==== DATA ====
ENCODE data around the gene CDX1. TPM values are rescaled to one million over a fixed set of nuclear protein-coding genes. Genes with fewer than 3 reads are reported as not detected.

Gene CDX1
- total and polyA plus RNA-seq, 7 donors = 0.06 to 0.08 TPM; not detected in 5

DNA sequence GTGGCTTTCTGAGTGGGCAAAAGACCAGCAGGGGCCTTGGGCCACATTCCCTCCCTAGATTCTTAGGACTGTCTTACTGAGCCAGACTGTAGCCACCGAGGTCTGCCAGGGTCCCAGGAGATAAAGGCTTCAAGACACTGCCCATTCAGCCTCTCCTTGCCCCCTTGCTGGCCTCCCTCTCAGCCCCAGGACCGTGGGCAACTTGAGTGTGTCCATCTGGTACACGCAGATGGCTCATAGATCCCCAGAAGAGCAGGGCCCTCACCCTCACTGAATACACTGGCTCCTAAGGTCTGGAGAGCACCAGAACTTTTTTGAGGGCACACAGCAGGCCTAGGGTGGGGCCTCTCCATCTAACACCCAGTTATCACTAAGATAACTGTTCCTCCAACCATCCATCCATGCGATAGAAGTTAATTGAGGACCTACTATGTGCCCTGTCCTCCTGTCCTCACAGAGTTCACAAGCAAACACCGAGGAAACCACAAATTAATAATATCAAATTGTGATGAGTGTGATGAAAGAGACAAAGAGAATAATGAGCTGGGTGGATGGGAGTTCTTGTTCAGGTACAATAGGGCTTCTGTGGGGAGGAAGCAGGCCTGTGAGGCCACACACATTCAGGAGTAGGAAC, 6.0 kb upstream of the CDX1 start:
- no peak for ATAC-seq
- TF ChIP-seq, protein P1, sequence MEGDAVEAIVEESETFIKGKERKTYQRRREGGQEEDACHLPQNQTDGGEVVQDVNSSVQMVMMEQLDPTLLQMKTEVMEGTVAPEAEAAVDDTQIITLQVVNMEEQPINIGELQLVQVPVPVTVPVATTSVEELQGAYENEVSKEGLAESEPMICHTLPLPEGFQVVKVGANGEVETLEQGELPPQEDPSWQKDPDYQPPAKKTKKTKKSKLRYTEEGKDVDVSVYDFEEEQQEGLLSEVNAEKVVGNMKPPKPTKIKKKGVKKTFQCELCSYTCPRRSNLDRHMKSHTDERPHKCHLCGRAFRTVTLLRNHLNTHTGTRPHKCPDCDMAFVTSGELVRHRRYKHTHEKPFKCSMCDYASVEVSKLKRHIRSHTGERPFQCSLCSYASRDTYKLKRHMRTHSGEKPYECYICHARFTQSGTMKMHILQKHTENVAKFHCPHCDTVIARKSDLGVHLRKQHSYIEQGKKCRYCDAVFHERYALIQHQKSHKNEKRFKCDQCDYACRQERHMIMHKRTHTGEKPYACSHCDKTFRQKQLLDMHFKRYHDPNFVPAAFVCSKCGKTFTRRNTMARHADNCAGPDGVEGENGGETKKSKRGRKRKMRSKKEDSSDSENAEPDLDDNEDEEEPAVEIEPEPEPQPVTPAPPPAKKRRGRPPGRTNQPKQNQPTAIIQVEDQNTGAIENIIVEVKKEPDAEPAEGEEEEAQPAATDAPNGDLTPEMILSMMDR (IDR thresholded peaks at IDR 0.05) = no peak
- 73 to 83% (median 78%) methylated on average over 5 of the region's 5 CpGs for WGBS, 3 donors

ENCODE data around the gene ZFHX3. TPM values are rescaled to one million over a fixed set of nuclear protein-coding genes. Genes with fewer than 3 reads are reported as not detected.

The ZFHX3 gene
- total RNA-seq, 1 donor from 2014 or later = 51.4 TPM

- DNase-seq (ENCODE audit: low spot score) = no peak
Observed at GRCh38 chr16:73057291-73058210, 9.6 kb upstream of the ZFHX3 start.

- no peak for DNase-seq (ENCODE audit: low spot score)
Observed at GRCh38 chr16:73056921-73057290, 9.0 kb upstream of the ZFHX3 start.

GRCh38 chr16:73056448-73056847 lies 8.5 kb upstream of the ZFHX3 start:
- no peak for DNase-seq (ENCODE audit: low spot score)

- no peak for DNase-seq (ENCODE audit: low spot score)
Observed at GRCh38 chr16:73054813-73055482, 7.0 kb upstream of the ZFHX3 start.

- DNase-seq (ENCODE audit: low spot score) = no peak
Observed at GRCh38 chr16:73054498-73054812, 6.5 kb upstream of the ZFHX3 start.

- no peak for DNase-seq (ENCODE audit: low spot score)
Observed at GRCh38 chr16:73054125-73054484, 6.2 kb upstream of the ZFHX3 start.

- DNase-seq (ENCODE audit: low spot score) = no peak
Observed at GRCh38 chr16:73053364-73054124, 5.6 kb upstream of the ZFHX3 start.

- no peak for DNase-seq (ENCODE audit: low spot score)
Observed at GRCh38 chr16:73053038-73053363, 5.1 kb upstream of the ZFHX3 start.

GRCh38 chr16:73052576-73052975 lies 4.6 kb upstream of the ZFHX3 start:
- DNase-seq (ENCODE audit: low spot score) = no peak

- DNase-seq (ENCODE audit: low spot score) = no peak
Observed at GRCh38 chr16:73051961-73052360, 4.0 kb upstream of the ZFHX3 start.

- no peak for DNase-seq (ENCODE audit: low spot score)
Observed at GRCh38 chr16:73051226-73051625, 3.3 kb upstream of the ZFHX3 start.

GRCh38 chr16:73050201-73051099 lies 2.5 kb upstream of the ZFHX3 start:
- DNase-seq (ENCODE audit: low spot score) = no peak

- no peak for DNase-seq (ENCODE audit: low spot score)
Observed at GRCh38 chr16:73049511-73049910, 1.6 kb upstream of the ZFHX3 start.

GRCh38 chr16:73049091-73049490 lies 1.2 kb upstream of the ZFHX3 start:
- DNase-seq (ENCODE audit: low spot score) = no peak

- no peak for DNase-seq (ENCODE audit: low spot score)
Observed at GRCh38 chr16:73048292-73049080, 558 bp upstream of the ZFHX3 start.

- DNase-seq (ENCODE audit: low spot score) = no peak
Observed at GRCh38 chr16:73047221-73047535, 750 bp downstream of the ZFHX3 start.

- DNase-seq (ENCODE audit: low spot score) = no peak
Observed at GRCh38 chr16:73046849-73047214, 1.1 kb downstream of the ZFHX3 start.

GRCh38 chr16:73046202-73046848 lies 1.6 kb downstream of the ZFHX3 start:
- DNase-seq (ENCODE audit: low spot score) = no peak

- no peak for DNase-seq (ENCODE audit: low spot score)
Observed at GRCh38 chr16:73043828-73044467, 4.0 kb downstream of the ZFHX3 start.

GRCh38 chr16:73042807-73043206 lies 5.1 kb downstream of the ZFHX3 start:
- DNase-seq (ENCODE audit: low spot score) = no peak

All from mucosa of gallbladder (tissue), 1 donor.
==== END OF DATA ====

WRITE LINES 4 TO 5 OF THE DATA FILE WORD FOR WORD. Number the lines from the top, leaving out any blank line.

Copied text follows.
DNA sequence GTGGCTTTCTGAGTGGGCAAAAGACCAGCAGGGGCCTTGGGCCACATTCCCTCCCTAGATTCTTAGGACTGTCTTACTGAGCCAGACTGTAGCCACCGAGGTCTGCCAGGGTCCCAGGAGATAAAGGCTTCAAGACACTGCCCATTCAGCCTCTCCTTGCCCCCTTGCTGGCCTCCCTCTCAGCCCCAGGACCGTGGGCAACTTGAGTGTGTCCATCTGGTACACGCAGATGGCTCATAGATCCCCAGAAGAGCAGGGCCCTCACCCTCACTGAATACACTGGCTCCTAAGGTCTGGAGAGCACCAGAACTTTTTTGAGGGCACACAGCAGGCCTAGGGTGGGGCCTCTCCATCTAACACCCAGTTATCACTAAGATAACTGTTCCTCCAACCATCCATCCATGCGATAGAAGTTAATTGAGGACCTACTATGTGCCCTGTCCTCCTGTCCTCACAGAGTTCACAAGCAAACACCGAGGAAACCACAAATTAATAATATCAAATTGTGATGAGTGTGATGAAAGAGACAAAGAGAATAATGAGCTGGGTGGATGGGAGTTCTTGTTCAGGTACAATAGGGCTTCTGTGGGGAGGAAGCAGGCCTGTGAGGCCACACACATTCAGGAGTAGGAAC, 6.0 kb upstream of the CDX1 start:
- no peak for ATAC-seq